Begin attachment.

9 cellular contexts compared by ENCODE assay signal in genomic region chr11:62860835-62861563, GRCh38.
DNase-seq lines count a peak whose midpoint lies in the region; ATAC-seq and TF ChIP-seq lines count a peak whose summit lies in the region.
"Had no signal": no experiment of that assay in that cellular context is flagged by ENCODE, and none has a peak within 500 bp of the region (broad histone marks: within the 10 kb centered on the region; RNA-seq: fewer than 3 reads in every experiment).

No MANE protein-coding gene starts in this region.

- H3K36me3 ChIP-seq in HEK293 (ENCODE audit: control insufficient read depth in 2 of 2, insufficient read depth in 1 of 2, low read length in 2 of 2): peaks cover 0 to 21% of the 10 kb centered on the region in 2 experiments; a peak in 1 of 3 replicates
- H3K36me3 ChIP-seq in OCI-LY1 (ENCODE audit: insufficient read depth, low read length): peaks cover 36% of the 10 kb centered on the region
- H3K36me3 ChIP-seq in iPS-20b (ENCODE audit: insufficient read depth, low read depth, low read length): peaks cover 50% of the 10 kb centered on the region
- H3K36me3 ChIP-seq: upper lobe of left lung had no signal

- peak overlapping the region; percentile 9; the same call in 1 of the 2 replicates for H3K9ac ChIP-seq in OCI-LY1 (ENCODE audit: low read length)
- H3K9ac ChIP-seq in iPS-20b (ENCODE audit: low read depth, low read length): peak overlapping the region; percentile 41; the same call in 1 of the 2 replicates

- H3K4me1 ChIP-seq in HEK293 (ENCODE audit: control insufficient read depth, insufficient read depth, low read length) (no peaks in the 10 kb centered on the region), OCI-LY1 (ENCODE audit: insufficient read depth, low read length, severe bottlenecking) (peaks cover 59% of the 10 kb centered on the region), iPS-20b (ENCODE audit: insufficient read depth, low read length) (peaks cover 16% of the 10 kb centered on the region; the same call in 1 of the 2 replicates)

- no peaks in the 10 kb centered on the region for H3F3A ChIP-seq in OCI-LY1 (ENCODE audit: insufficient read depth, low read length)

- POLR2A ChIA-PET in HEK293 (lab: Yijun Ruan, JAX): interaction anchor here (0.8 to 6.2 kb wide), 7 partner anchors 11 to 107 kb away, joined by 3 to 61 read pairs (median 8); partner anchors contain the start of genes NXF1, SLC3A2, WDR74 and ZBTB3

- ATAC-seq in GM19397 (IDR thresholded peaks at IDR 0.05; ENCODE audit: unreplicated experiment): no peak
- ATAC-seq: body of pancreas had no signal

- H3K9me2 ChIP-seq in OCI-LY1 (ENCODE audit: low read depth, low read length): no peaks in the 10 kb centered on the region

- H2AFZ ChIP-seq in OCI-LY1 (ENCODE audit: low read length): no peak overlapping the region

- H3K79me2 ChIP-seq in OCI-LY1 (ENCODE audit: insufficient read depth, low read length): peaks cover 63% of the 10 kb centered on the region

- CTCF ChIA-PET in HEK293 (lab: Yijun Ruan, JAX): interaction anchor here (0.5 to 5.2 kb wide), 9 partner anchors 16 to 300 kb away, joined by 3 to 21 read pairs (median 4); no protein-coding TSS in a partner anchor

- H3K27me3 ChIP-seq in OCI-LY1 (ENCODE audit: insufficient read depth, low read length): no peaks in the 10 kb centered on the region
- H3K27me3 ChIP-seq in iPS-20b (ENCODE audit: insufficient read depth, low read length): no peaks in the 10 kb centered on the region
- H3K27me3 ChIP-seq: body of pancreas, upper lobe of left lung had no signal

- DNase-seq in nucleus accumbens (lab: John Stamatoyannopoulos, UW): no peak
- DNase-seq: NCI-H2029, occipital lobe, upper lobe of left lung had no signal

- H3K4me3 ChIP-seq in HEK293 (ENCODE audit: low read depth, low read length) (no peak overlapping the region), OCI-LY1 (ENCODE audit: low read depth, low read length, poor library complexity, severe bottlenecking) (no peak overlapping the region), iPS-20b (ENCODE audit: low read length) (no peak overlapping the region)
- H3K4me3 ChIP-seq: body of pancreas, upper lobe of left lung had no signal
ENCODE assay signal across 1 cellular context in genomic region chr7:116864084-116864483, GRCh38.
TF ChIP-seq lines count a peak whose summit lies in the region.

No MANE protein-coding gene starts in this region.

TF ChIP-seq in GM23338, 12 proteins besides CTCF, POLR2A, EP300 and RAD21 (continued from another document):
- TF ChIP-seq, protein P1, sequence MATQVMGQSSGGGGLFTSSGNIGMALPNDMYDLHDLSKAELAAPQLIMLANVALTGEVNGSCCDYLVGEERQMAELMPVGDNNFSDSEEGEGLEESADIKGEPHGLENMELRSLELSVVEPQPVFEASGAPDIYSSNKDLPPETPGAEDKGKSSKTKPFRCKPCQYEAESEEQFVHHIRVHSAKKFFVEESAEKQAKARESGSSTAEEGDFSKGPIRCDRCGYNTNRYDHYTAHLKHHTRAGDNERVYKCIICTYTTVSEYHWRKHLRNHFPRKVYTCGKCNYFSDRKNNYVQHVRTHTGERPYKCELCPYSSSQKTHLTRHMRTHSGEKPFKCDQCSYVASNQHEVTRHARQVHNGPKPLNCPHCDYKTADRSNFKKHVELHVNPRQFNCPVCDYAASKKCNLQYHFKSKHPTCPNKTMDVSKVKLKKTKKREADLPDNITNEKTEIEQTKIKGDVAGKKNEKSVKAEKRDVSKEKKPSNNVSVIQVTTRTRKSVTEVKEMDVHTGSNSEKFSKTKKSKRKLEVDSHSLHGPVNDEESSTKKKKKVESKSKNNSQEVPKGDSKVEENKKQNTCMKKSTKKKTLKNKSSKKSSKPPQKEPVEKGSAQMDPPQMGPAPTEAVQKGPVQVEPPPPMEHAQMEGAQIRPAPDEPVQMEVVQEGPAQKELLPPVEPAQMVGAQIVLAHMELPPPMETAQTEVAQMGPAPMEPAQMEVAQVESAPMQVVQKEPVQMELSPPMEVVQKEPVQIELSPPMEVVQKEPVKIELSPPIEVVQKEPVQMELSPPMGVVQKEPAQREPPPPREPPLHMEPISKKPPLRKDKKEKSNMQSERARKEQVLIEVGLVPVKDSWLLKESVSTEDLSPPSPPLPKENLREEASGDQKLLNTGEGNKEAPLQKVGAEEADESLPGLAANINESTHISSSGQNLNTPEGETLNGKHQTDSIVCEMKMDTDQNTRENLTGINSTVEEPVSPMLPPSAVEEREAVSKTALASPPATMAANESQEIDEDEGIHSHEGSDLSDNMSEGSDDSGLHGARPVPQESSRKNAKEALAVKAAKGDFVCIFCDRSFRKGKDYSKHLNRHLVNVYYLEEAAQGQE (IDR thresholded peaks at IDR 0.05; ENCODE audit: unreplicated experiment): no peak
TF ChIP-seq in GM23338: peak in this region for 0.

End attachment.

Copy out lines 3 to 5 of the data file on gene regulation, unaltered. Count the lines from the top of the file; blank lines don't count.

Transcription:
"Had no signal": no experiment of that assay in that cellular context is flagged by ENCODE, and none has a peak within 500 bp of the region (broad histone marks: within the 10 kb centered on the region; RNA-seq: fewer than 3 reads in every experiment).

No MANE protein-coding gene starts in this region.

- H3K36me3 ChIP-seq in HEK293 (ENCODE audit: control insufficient read depth in 2 of 2, insufficient read depth in 1 of 2, low read length in 2 of 2): peaks cover 0 to 21% of the 10 kb centered on the region in 2 experiments; a peak in 1 of 3 replicates